Reprinted from Tom Woods:
No matter how you slice it, the numbers refuse to tell the story that lockdowns did any good.
Donald Luskin, in a Wall Street Journal article called “The Failed Experiment of COVID Lockdowns” (also adapted for the New York Post), tells us this:
“TrendMacro, my analytics firm, tallied the cumulative number of reported COVID-19 cases in each state and the District of Columbia as a percentage of population, based on data from state and local health departments aggregated by the Covid Tracking Project. We then compared that with the timing and intensity of the lockdown in each jurisdiction. That is measured not by the mandates put in place by government officials, but rather by observing what people in each jurisdiction actually did, along with their baseline behavior before the lockdowns. This is captured in highly detailed anonymized cellphone tracking data provided by Google and others and tabulated by the University of Maryland’s Transportation Institute into a ‘Social Distancing Index.’
“Measuring from the start of the year to each state’s point of maximum lockdown, which range from April 5 to April 18, it turns out that lockdowns correlated with a greater spread of the virus. States with longer, stricter lockdowns also had larger outbreaks. The five places with the harshest lockdowns — DC, New York, Michigan, New Jersey and Massachusetts — had the heaviest caseloads.
“It could be that strict lockdowns were imposed as a response to already severe outbreaks. But the surprising negative correlation, while statistically weak, persists even when excluding states with the heaviest caseloads. And it makes no difference if the analysis includes other potential explanatory factors, such as population density, age, ethnicity, prevalence of nursing homes, general health or temperature. The only factor that seems to make a demonstrable difference is the intensity of mass-transit use.”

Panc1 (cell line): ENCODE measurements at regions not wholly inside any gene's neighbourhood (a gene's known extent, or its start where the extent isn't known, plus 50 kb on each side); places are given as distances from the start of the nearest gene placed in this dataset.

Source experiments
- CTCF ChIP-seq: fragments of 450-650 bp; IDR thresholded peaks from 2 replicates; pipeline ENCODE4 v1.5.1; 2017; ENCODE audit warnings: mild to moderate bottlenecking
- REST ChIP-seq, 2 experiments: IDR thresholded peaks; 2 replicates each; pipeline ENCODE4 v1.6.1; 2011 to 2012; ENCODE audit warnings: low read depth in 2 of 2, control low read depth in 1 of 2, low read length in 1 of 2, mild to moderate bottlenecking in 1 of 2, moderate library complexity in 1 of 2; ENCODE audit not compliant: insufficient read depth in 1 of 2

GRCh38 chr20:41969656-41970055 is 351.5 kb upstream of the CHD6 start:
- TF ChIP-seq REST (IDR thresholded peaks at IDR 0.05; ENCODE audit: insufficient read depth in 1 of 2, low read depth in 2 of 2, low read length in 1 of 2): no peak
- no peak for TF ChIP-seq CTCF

They then repeated the study, this time to investigate the reopenings. They started from each state’s peak of lockdown and ended on July 31. They found that the states that opened up had the lightest caseloads, though the relationship was “fairly weak.” They also noted that the states that had the Sun Belt spike — which is over now — were not even the most opened up.
The Lancet, the prestigious medical journal, found similar results when comparing across countries: “A longer time prior to implementation of any lockdown was associated with a lower number of detected cases.”
The TrendMacro study is better, though, because instead of relying on stated government policy, they use mobility data to examine what people actually did (so Doomers can’t use the “people disobeyed the lockdowns” excuse).
Oh, one more thing:
The Washington Post is running this headline:
“Trump’s Disastrous Virus Response Is Veering Toward Another Terrible Turn.”
Why? Because Stanford’s Dr. Scott Atlas dares to speak about “herd immunity” — the strategy we all know has to be followed at some point, with the wreckage of the lockdowns piling up around us.
The Post says:
“This was the pandemic approach in Sweden, and it did not turn out well.”
But of course it did turn out well. Of the 5800 deaths in Sweden, about 4000 were in long-term care facilities of some kind — which are evidently atrociously run, and which the Swedes have admitted amounted to a major failure.
The issue, though, is how did the Swedish approach affect the general run of society? What happened in isolated long-term care facilities with no contact with the rest of society is obviously no commentary on the strategy as a whole. Just 18 deaths per 100,000 looks pretty good to me.
Meanwhile, there continue to be shouting matches about schools in the U.S., and even the ones that have opened are often forcing dystopian measures on the hapless kids.
If you’re having second thoughts about putting your children through this, it’s never too late to join the self-taught Ron Paul Curriculum.
Categories: Government Failures